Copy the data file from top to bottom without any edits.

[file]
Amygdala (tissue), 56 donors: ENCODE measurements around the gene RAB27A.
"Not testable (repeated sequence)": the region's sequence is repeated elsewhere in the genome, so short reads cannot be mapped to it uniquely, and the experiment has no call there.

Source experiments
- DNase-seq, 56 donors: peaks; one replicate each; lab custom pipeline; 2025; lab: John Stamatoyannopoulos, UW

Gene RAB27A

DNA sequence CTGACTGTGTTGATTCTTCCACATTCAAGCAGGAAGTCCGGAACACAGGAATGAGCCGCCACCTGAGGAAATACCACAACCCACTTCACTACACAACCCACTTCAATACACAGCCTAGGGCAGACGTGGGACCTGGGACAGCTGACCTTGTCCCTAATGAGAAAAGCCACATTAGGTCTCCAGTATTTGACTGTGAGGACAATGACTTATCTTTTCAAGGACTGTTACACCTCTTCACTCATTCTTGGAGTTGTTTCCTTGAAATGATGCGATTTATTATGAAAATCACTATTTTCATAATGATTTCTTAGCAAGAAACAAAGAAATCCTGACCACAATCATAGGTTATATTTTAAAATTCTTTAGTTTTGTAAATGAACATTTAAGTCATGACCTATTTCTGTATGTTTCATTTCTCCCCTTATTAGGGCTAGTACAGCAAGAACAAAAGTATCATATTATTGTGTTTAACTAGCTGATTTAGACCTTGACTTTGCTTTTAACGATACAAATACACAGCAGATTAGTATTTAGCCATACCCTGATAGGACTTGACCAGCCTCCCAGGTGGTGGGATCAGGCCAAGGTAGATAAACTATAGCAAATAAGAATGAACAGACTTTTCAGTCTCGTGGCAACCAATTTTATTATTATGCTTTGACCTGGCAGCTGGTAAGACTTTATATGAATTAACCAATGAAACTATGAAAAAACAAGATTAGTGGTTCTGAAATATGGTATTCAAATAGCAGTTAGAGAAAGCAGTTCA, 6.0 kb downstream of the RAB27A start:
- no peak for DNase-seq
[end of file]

Amygdala (tissue), 56 donors: ENCODE measurements around the gene RAB27A.
"Not testable (repeated sequence)": the region's sequence is repeated elsewhere in the genome, so short reads cannot be mapped to it uniquely, and the experiment has no call there.

Source experiments
- DNase-seq, 56 donors: peaks; one replicate each; lab custom pipeline; 2025; lab: John Stamatoyannopoulos, UW

Gene RAB27A

DNA sequence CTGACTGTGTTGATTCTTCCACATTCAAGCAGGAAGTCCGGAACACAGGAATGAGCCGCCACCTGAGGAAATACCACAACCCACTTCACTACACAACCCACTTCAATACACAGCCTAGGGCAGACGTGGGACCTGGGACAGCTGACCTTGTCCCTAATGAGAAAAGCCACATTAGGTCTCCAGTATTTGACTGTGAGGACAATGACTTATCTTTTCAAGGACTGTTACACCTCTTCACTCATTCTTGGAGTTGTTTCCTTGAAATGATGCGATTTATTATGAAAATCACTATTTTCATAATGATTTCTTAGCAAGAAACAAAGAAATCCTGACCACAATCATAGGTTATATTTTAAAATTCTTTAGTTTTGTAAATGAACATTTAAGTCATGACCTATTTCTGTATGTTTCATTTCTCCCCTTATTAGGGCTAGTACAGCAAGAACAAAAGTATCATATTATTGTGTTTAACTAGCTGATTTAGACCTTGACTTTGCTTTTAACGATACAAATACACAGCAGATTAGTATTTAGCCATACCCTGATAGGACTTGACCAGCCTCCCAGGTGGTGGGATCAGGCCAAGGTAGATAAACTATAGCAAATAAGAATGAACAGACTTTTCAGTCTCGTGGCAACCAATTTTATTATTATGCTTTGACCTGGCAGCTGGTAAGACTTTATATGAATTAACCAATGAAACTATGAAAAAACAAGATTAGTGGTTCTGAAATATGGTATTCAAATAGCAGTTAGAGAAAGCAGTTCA, 6.0 kb downstream of the RAB27A start:
- no peak for DNase-seq